IIf English accents make everything sound sophisticated, Texas accents make everything sound sexy. Part of that’s because, enter any Dallas or Fort Worth eating or drinking establishment and you’re more than likely to be greeted with a “What can I get for you, Darlin’?” or “How’s that cocktail workin’ for you, Honey?” Since the Southern-meets-Midwestern accents uttering the phrases are often male, gay, and hotter than tight jeans on a bull-riding cowboy who’s just dusted the dirt off his well-rode ass, it’s fair to say the center of Texas is also one of the hottest gay spots in the country.
Unlike Miami or New York or Los Angeles, gay life in the Dallas/Fort Worth area is neither pretentious nor forced—it’s just there, big and proud, like the football team. Over half a million gay people are estimated to live in the cities, and for the gay tourist it’s like a day at the ranch. I spent five days in May in both cities and came back to Manhattan with a little extra kick in my step. (Dallas Pride is in September; now’s the time too book!)
In Dallas, there’s a gay section on Cedars Springs Road, in the Oak Lawn neighborhood, that has a good 20 bars lined up for the taking—like single girls at the high school dance. They’re all fun and they’re all different, but my personal favorite was the Round-Up Saloon, mostly because you can mosey on over to the sidelines and watch the men line dance. The Dallas Eagle, off the strip, should make you feel right at home, provided your home has lots of leather and chaps . Jr’s has a strong Cheers vibe, and just about every other bar on the strip has, well, strippers. I haven’t seen this many sexy, pole-sliding, scantily clad bodies since I last checked out Showgirls. Twinks, hunks, bears, if you’re not happy with the meat in front of you, hit the next bar.
Speaking of meat, eat it. I ate steak each night I was in Dallas and Fort Worth, and my arteries have forgiven me. Yes, it’s better than the meat on the East Coast, and, depending on where you go, cheaper. My, er, gut tells me that you’re going to find choice meat anywhere, but I loved Sam Tucker, for the food and the elegant atmosphere. Also nice was Eddie V’s, as much for the people watching as the, yep, delicious steak.
Dallas is not all beef and bars and boys and blue jeans, though. Them folks got culture! The Dallas Art District is home to a sprawling entertainment complex that makes New York’s Julliard look like rehearsal space … seriously. I didn’t get a chance to see a show, but I did make it to Barbara’s, a juke-box casual bar that looks like something out of the East Village, with a bartender as hip as the atmosphere. I also toured Dallas Cowboys Stadium, which I was convinced was the stupidest idea I’ve ever had until I found out you get to go inside the locker rooms. None of the guys were there, but you could almost smell the cups. And get a burger at Hunky’s Old Fashioned Burgers—the food’s as good as the name.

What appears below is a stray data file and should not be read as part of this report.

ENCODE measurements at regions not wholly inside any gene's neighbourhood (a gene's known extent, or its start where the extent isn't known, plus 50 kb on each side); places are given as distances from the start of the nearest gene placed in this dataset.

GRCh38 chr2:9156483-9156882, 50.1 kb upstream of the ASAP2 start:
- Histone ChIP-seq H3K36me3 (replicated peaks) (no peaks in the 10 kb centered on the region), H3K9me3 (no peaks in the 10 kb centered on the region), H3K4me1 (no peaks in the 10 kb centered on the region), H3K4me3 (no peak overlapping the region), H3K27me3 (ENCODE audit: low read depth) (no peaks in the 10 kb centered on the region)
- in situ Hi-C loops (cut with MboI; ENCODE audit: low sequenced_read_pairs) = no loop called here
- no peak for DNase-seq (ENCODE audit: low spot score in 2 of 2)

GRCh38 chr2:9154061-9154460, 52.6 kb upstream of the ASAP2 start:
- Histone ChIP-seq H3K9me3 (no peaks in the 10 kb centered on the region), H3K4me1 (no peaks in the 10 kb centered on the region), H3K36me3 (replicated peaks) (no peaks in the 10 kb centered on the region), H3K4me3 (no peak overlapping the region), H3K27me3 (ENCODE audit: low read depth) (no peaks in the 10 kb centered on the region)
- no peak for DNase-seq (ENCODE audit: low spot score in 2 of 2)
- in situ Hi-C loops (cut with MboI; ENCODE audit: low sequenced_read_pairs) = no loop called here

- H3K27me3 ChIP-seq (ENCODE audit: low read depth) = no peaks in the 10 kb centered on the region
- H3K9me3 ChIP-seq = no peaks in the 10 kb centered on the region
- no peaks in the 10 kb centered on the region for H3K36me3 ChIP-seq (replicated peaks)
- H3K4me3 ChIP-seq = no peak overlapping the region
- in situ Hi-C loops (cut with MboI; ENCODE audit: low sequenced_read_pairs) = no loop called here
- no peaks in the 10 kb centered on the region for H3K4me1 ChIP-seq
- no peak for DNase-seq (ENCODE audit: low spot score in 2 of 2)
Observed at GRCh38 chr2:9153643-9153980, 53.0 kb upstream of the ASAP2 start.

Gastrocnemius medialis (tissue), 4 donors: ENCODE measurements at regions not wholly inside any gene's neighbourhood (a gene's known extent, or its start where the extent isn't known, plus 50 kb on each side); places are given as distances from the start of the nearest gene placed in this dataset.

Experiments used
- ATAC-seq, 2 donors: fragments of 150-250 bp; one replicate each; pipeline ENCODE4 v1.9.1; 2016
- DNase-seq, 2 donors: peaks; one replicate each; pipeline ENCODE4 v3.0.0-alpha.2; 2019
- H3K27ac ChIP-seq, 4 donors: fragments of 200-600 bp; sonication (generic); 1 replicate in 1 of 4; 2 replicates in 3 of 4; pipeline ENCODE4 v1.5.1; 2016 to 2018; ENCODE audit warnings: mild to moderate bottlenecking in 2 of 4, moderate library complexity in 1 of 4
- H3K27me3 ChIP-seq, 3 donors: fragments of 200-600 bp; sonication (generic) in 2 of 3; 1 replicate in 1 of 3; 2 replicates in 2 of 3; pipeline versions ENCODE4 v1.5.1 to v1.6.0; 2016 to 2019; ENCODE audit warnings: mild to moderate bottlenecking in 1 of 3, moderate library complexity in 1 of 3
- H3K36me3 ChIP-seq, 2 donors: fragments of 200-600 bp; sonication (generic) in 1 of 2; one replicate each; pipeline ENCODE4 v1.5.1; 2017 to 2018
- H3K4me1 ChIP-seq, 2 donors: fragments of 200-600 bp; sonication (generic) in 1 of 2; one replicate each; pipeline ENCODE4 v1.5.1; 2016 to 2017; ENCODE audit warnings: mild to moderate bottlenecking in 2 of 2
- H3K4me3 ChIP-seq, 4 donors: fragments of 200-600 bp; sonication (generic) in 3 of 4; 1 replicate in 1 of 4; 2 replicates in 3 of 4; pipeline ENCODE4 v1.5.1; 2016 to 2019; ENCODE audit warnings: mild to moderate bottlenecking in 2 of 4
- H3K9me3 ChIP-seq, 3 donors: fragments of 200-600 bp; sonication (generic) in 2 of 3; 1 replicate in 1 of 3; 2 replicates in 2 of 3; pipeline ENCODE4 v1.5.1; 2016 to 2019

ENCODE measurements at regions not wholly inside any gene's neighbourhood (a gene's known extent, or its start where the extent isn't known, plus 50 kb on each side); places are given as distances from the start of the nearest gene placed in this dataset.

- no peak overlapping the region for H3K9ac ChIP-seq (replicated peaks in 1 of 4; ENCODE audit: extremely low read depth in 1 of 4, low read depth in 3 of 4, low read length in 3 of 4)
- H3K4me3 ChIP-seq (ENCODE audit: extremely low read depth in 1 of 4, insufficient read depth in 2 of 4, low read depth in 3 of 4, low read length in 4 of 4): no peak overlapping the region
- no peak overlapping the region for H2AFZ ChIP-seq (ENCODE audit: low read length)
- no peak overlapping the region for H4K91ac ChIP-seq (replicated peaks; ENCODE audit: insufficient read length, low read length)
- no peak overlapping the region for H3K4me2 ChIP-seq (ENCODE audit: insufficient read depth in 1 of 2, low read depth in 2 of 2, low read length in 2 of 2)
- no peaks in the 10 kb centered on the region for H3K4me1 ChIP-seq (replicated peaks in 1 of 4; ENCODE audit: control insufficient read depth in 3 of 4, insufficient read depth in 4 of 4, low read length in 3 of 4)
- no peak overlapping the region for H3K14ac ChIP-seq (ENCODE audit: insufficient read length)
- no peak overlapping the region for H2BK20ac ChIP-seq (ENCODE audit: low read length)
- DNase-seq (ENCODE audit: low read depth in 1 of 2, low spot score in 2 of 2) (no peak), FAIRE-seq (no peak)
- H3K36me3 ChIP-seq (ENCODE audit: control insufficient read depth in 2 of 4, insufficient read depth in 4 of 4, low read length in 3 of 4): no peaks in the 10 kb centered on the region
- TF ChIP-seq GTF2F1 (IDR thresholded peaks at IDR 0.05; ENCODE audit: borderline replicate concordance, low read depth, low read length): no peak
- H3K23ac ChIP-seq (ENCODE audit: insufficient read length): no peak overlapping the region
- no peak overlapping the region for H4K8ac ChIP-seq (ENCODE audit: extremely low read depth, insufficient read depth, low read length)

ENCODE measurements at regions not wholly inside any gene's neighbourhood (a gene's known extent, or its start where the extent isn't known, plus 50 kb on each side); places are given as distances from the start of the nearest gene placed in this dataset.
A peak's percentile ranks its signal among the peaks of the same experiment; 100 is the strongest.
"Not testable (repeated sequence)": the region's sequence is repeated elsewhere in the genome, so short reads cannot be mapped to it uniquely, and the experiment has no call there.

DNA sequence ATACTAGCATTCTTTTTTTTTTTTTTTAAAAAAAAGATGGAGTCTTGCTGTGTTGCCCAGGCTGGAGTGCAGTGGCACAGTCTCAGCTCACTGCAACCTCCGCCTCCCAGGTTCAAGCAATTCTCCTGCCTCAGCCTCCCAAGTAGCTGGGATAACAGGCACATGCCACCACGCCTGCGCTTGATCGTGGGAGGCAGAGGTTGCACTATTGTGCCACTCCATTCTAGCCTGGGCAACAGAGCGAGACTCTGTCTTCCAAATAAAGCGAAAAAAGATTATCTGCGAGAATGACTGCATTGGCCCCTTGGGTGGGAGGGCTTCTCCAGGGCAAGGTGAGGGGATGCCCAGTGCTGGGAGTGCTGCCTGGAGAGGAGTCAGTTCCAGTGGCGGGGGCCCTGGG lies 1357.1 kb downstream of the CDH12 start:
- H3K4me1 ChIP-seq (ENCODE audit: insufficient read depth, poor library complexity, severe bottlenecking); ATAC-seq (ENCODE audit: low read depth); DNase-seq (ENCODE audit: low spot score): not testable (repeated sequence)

Hotel-wise, there are two great options. You can go subtle, with the Crowne Plaza Market Center, and you won’t be disappointed. Rooms are simple and sleek, there’s a pool and gym, and a restaurant bar that was always hopping with either business people or locals—I couldn’t tell. The bigger choice is Hilton Anatole, which only seems like the largest hotel complex in the world. The rooms are nice, but it’s the space, and space, and space that rocks you like a hurricane. Olympic-size pool, massive gym, a spa that’s as big as New York in a heat wave, and so many shops and restaurants you don’t really need to leave.
I did, leave, however, as I’d never been to Fort Worth, and, being from these elitist New York parts, had pretty much assumed it was just part of an airport name. On the contrary, it’s a full city, smaller than Dallas but equally as fun. The number of gay bars is much limited, and I adored the hunky bartender at the Rainbow Lounge, who passed himself around for body shots like a liquid hors d’oeuvres tray. Before you hit either, hit Grace, for cool cocktails, and, the night I was there, cool outdoor seating. The only thing that separates Grace from any SoHo hotspot is the friendly service—can we get some of these Texas dudes to teach New Yorkers about politeness?
As for food, have the good graces to hit Woodshed Smokehouse, with a huge outdoor dining space, and what can only be described as a “Pork Fountain”—you slice it off the dinosaur-size bone. It was about my third day in Texas that I noticed that everything is bigger; the restaurant and hotel spaces are huge, and there always seems to be a pond or grassy plain next to you. In the case of Bass Performance Hall, even the angels are bigger. Two 48-feet-tall angels hover over the spectacular opera house, and it’s worth taking a tour just to hit the Through the Looking Glass bathrooms—trust me on this one.
Another Fort Worth must is Billy Bob’s Texas,the largest honky-tonk in the world. There’s an actual bull-riding arena, along with 100,000 square feet of bars, restaurants, and cowboys galore. I half expected to see Jake Gyllenhaal enjoying beer and buds, but when he didn’t materialize I settled for a checking out a different breed of wild animal—the cattle drive that takes place twice a day at the nearby stockyards. After the parade passes by, everyone heads over to White Elephant Saloon, the closest thing you’re going to find to a Wild West Saloon without feeling as if you’re in a tourist shop.
For accommodations, I was thrilled with the Omni Hotel Fort Worth. The rooms and amenities are as sophisticated as the city is Western, so don’t expect to see cowboy hats or deer heads on the walls. Don’t expect outrageous prices, either. That’s the thing with us New Yorkers; we’re so cocooned in what we believe is the Best Apple, we often forget to take a bite out of the rest of our gay undiscovered country.